The B-word strikes again…and in just eight weeks, the UK will leave the EU without a Brexit deal in place. Britain has been in a transition period the past few months and comes to an end on 31st December 2020. The UK formally left the European Union back in January 2020 but talks have been under wraps for months.
Despite the current circumstances where Coronavirus is still lurking and impacting our everyday life, economy, and well-being, further changes are anticipated. We know that the way we operate in certain areas such as trade, travelling to the EU, working, and living in the EU will become more restrictive.
So how will this affect the contracting market?
With workers' rights axed from the Brexit bill and EU citizens still not having settled status, the question of contractors’ rights following Brexit remains uncertain. In this article, we aim to highlight what could change and how you can prepare as a contract worker.
What rights could be affected?
We hope to see that rules and laws will be enforced to protect our flexible workforce, pre and post Brexit. However, there are several areas where contractor rights could be significantly affected, including:
Freedom of movement
No doubt about it, UK nationals will find it harder to work in Europe following Brexit. This is likely to involve additional paperwork such as a visa application and fees. Having these restrictions applied could result in putting a stop to contracting outside the UK. This will also be easier for businesses in Europe to hire from other European Union countries, which means that many contractors working abroad may have to return home.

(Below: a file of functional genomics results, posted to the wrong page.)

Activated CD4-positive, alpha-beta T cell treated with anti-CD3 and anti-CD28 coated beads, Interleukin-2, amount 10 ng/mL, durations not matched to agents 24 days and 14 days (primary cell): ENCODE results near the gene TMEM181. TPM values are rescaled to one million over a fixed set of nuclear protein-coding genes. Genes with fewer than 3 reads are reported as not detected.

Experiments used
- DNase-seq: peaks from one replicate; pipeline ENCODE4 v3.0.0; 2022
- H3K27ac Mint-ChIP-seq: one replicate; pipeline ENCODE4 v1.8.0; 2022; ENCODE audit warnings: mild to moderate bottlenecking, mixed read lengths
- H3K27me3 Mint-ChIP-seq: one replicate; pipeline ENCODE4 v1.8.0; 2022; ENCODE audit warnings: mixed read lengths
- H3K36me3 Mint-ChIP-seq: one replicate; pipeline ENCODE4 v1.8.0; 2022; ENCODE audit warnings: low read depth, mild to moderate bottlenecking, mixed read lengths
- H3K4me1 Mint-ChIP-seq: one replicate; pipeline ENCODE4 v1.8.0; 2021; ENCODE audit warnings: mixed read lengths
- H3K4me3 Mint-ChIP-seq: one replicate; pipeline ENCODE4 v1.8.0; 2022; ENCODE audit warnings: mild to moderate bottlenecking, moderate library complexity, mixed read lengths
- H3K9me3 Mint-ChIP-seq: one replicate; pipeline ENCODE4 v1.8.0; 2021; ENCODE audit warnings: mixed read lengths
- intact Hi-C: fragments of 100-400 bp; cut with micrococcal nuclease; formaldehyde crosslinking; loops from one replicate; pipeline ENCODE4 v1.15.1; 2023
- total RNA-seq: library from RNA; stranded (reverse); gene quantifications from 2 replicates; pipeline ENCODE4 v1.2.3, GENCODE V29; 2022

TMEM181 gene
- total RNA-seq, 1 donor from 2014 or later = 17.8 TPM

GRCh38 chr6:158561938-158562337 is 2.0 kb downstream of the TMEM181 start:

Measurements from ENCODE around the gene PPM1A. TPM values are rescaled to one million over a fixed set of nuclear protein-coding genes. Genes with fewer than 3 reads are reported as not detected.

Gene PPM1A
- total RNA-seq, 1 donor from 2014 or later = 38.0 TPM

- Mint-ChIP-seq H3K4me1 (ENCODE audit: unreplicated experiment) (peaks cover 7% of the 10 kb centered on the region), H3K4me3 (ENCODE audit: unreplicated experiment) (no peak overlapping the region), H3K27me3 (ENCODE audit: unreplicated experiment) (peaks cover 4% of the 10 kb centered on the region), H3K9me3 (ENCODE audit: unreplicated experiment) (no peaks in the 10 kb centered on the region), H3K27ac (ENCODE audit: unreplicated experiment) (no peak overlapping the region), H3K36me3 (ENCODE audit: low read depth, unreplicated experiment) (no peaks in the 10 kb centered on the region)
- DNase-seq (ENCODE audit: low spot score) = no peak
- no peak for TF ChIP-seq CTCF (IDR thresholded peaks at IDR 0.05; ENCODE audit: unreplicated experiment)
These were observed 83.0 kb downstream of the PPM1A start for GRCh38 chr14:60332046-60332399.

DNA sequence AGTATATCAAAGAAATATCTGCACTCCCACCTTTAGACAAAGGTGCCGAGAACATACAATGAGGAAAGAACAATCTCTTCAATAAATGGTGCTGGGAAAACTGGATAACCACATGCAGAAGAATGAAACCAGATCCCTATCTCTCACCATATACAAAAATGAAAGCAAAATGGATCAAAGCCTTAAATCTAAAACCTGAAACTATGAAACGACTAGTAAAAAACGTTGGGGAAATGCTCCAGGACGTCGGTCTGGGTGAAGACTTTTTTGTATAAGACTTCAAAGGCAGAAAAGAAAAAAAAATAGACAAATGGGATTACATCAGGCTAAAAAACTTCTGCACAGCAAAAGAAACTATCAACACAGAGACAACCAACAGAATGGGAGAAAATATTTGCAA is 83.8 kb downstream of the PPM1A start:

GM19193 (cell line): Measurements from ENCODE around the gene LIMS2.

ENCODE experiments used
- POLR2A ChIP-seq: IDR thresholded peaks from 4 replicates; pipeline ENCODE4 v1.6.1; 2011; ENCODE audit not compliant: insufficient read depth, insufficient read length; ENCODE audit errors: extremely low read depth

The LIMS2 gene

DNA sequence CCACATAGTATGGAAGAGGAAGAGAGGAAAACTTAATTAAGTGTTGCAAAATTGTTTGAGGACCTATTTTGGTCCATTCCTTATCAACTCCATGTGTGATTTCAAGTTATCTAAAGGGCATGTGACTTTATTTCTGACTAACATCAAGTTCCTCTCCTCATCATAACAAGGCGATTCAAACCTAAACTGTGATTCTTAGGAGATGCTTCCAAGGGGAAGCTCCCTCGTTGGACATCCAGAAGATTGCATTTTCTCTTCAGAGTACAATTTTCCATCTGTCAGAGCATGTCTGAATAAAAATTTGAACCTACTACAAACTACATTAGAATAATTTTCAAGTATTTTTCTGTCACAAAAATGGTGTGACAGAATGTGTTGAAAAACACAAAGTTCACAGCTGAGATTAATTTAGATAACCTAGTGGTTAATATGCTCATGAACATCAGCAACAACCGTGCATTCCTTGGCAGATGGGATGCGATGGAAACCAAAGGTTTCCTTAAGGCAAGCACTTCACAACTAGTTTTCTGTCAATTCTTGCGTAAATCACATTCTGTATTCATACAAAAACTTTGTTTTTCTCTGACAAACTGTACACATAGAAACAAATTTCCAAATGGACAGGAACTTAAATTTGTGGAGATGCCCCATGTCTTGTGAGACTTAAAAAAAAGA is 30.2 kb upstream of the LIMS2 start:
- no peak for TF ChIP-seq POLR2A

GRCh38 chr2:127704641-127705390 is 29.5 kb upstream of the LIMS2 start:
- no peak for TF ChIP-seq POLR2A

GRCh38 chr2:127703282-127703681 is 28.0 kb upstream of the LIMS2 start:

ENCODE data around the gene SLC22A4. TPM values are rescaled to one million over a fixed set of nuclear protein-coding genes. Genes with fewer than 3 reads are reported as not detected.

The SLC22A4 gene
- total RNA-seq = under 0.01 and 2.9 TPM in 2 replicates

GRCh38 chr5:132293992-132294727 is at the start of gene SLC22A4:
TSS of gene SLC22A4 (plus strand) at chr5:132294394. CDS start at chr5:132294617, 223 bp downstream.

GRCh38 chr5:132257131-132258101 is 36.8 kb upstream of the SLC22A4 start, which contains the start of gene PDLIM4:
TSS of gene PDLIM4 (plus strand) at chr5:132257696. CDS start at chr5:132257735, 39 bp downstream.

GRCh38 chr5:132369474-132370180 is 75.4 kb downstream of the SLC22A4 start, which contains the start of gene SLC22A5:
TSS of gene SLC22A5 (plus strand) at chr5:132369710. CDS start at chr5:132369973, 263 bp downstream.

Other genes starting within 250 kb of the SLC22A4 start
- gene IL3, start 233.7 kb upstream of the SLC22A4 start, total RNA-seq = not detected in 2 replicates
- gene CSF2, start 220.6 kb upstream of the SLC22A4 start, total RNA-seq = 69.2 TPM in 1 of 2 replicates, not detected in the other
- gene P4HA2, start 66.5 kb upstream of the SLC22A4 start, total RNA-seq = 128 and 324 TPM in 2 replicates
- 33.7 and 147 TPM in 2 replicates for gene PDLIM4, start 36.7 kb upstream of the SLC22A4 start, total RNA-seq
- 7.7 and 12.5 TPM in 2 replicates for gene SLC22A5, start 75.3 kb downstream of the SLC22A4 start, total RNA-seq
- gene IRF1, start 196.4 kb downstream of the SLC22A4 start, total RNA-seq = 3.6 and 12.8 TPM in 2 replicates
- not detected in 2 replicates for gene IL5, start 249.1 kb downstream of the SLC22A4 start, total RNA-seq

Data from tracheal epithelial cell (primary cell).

National insurances & tax contributions
UK social security payments are not likely to be enough since contract workers may have to pay dual contributions to their country of origin and country of work. Other taxes that could be affected directly or indirectly by Brexit include corporation tax, income tax, and VAT.
Threat to contracts
Beyond the 31st December 2020, Brexit could have serious repercussions for existing contracts that run into 2021. This could lead to terminating or renegotiating work assignments or contracts outside the UK.
Guarantee of work
In earlier years, the UK has been utilized as the European central command for many organisations over the world. While this has not ensured temporary workers' work, it has positively contributed. Following Brexit, it is likely that numerous organisations will consider removing their operations outside of the UK, which would restrict the demand for overseas workers.
What should contractors do now?
Currently, the Brexit transition period will run until 31 December 2020, expanding current rights until the year's end. As a contractor, we recommend the following advice:
• Build a pipeline of work in the UK
• Network with others to build knowledge and prepare
• Speak to any EU clients about overseas assignments post 31 December 2020
• Complete or renegotiate any long-term EU contracts
Although this brings great uncertainty, we do know that any changes are unlikely to be imminent. With this in mind, it is advised that you prepare in the coming days and weeks and keep an eye on the news for any updates.
For any other advice please feel free to contact us.